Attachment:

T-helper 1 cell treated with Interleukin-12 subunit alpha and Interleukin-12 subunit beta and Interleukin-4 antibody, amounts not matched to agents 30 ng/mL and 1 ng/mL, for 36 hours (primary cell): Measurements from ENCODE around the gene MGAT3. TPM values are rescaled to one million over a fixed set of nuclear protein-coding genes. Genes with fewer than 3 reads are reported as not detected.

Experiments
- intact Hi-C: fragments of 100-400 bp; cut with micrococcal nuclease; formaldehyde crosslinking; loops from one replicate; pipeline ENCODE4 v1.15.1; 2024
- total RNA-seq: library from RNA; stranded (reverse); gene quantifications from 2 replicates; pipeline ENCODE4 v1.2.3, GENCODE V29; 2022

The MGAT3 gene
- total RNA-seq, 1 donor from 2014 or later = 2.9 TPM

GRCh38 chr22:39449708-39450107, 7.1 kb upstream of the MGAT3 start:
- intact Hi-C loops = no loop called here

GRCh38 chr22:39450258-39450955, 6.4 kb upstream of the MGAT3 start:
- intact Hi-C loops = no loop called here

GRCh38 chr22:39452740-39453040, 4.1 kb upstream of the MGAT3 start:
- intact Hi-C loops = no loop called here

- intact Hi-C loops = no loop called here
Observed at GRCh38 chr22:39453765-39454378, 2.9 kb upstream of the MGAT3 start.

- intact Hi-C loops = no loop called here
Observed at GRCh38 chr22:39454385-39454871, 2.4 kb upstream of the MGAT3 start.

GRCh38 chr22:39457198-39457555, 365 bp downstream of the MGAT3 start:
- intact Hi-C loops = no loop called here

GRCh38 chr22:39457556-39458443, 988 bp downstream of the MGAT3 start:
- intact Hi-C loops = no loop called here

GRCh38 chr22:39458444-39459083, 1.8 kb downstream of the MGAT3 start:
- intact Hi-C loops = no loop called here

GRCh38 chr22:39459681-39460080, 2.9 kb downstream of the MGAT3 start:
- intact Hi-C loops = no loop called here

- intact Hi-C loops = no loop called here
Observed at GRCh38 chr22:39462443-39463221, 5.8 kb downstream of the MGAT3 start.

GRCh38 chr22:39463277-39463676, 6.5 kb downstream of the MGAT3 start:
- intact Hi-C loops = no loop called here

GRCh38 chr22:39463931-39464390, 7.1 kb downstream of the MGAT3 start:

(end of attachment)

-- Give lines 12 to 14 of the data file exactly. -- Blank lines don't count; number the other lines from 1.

- intact Hi-C loops = no loop called here

- intact Hi-C loops = no loop called here
Observed at GRCh38 chr22:39453765-39454378, 2.9 kb upstream of the MGAT3 start.